By Lynne Hough
There’s a house on Berryhill Rd. between Dogwood Drive and the radio station. At this house, someone takes the time to light a fire most days when it is cold and/or raining.
I don’t know the people who live there. I don’t know even know their last name.
But every workday, and some weekends, I drive past this home. When my car gets about three houses past that burning fireplace, the smoke and the smell catch up with me. It is the most wonderful aroma. Takes me straight back to my childhood: cold nights and bonfires.
The people inside the house, the person who lights that fire, has no idea how I smile when I see the smoke coming from the chimney of their house—long before I experience the smell of their seasoned wood.
I love that smell. It takes me away from the responsibilities of my adult life for just a few seconds. My mind visits times when my frozen nose, ears, fingers, and toes were a welcome sign to me that mom and dad didn’t realize I was still outside playing in the dark.
My biggest worry back then was becoming invisible so my parents would forget how late it was and I could stay up past my bedtime.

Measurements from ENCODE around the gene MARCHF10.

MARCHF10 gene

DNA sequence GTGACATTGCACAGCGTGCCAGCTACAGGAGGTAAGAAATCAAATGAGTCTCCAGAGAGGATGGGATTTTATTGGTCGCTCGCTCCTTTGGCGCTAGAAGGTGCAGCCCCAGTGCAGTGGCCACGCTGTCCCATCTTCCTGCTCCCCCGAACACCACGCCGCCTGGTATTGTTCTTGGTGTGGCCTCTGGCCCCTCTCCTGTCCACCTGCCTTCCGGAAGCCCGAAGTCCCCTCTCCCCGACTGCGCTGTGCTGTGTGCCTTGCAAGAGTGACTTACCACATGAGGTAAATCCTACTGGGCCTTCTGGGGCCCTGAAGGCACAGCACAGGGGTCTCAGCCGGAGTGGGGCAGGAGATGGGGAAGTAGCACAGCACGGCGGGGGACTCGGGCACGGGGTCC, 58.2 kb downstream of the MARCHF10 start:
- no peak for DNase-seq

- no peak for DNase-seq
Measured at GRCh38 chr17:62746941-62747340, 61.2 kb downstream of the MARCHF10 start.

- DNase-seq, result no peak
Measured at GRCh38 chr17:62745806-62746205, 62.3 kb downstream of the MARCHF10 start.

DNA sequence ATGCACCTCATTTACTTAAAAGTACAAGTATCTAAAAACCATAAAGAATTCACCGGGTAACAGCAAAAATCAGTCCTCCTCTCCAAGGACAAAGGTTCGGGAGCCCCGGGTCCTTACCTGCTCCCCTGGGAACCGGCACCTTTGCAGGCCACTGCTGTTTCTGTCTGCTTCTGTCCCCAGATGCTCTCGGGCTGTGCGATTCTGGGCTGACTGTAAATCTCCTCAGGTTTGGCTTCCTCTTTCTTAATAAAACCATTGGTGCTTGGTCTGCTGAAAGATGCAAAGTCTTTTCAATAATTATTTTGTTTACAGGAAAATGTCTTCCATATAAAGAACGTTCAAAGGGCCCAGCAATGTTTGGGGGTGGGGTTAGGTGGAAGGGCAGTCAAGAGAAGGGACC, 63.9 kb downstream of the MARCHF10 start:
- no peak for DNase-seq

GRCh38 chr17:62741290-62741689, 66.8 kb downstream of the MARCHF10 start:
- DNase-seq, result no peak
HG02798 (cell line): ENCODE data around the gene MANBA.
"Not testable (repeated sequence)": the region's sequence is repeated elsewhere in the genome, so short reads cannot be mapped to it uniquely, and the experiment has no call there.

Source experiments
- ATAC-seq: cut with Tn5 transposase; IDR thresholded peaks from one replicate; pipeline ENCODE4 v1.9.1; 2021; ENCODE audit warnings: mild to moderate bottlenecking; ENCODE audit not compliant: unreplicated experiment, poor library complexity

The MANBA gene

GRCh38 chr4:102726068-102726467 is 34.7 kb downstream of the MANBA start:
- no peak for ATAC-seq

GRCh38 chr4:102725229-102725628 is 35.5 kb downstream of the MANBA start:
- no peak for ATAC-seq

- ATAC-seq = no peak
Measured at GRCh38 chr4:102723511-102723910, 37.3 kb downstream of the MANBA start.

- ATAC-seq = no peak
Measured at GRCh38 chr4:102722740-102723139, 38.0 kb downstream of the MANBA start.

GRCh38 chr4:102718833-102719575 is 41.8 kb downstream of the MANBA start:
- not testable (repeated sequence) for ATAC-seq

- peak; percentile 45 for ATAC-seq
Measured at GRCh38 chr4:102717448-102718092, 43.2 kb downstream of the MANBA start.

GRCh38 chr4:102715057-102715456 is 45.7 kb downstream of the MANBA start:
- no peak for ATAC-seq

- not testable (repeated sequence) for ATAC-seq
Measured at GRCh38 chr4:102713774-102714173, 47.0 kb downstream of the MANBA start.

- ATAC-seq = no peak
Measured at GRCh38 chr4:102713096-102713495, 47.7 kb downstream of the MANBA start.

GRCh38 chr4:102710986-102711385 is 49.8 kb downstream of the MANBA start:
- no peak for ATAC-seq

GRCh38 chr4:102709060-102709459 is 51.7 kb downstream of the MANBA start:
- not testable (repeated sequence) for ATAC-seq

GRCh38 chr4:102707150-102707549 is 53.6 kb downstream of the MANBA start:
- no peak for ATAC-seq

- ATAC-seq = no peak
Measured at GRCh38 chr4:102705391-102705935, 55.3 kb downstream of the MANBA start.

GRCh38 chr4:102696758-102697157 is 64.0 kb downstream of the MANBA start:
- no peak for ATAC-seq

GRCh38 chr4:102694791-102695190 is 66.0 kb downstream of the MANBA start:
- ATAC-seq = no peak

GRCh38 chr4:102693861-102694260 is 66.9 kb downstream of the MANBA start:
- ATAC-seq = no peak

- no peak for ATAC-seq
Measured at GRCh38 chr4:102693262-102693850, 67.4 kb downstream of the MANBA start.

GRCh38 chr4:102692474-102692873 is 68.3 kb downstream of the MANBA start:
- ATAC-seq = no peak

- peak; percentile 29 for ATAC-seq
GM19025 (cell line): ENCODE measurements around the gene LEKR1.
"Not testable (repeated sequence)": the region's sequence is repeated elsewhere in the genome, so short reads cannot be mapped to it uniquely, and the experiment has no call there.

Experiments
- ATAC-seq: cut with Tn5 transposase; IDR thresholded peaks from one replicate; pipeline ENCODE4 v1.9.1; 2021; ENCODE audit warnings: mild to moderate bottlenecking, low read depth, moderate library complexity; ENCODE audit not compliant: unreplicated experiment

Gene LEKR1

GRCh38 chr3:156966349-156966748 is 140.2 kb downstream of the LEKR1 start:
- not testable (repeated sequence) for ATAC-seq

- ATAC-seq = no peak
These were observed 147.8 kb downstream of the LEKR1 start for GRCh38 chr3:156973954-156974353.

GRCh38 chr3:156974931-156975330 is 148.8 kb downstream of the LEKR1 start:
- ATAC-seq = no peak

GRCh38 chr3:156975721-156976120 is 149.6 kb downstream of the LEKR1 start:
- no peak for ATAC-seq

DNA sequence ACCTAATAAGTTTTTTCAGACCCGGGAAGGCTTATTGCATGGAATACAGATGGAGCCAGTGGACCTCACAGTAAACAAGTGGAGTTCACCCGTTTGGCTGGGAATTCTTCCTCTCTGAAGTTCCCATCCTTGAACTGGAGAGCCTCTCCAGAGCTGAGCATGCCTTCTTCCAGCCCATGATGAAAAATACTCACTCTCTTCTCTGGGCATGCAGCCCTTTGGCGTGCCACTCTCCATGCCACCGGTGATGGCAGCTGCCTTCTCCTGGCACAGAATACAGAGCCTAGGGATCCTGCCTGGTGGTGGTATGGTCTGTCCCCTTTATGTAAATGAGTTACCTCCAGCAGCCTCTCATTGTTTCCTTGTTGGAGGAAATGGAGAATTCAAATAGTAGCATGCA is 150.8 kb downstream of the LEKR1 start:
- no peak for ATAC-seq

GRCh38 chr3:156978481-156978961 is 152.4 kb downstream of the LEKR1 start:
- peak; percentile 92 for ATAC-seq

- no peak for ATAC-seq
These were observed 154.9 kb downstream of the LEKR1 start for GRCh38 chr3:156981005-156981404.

They would leave me and my siblings outside to chase fireflies and hide from the headlights of cars coming down the gravel country road—but would remember to call us inside in time for dinner and the Wonderful World of Disney.
Someone down the road would light a fire in a fireplace. The smell would travel in the night breeze and reach us as we ran around in our yard. Even as a child, I would stop and raise my head toward the sky to take in the smell of burning wood.
I loved it then and I love it now.
Same goes for a lawnmower cutting grass. It is the smell of the fresh cut grass and the gasoline from the mower that takes me back.
My mom used to make toast and hot cocoa for us on freezing Indiana mornings. The smell of toast still reminds me of how a cold wooden floor feels under bare feet, when the air is warm and cozy.
A car engine and all its mixed up smells of oil and grease and gasoline and burnt something or another reminds me of my dad bent over under the hood, cursing the car and bashing his knuckles. To this day, I still love the smell of a mechanic’s garage.
So to the person who lives on Berryhill Road with the great smelling fireplace: I don’t know how many winters you’ve been lighting that fire; or how many children playing outside who took the smell as their own personal memory; or even how many times your family enjoyed the warmth of the flames from inside the house, but I know tomorrow morning, it’s supposed to be in the low 40s.
You know what that means.